Therefore, the results from our study may be important for the US Food and Drug Administration to consider as it debates a proposed rule determining how to exercise their authority over e-cigarettes.28,29 For example, currently Internet sales, marketing, flavors, and labeling are not regulated, all of which likely facilitate access by youth, and the proposed rule does not address many of these issues.28,29 However, if future studies demonstrate that e-cigarettes are valuable for smoking cessation among cigarette smokers who wish to quit,5 the US Food and Drug Administration and other regulatory authorities will have a challenging regulatory balance to maintain. This task will be even more complex given the additional concerns noted previously that raise questions about the efficacy of e-cigarette use in promoting quitting and concerns around the detrimental effect of nicotine on the adolescent brain.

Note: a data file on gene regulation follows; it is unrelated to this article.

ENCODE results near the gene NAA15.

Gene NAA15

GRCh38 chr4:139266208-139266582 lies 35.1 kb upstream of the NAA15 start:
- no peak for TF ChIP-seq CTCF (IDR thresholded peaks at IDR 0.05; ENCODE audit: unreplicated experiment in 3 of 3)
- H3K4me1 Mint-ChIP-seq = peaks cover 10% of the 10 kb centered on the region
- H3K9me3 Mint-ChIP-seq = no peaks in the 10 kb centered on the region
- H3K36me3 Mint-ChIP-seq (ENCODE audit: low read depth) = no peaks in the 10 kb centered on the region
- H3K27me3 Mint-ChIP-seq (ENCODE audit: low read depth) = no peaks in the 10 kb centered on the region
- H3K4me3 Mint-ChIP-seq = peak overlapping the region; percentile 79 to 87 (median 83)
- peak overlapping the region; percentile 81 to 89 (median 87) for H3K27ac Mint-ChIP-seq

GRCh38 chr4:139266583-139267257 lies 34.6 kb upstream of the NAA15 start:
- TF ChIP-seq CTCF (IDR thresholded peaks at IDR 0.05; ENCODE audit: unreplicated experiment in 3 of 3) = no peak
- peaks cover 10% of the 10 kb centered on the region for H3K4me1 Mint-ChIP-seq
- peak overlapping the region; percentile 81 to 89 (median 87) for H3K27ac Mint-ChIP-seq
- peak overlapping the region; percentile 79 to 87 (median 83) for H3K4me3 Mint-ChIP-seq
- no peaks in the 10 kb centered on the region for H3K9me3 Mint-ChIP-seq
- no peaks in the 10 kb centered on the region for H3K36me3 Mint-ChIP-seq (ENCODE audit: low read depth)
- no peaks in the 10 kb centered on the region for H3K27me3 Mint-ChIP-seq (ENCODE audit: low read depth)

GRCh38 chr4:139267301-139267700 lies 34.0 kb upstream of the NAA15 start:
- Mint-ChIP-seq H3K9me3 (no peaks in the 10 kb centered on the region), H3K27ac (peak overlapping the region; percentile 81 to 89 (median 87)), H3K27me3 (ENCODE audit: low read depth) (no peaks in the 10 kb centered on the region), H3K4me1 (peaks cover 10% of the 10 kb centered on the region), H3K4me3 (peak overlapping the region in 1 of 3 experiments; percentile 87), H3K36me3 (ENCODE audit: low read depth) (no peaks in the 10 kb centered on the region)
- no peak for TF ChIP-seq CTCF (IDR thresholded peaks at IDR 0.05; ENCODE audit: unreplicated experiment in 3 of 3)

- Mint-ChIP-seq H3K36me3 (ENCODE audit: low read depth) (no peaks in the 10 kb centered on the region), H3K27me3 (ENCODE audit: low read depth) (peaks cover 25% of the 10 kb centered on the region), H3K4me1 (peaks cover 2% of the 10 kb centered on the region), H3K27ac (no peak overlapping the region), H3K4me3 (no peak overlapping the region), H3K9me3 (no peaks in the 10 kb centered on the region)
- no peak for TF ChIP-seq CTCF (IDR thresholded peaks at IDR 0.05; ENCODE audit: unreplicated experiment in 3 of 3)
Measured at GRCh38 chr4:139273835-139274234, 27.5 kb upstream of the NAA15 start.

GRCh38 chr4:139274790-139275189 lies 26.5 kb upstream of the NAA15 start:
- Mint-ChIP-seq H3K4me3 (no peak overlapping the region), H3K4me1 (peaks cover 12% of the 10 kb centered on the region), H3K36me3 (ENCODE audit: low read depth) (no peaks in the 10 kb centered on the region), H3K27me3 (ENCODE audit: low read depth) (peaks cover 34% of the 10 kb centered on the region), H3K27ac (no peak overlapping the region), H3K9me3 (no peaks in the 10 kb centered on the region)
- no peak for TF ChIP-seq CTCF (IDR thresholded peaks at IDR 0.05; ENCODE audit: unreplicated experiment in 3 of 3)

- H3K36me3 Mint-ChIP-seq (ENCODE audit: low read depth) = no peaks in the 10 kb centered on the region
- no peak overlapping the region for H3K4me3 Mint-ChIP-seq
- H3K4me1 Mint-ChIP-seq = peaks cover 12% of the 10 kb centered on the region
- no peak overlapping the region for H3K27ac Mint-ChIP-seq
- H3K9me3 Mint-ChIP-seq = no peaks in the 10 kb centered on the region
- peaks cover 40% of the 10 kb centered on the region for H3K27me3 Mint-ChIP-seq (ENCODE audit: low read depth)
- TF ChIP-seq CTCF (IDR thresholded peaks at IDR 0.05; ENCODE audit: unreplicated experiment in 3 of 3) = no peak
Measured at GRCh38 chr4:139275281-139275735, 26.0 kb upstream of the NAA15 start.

The most important limitation of this study was that the relatively small number of individuals who used e-cigarettes at baseline limited our statistical power. Baseline data were collected in 2012, and in even only the past couple of years e-cigarette use has increased substantially.17 Therefore, our confidence intervals were wide, and more precise estimates will require larger samples of NSNS participants who smoke e-cigarettes. However, it is notable that, despite this low power, we found consistently significant results. It is also a limitation that, while our dependent variable spanned the trajectory from nonsmoking to susceptibility to initiation of smoking, it did not include more distal states such as frequent or established smoking. However, susceptibility and initiation of smoking are known to be important steps on the pathway to established cigarette smoking.23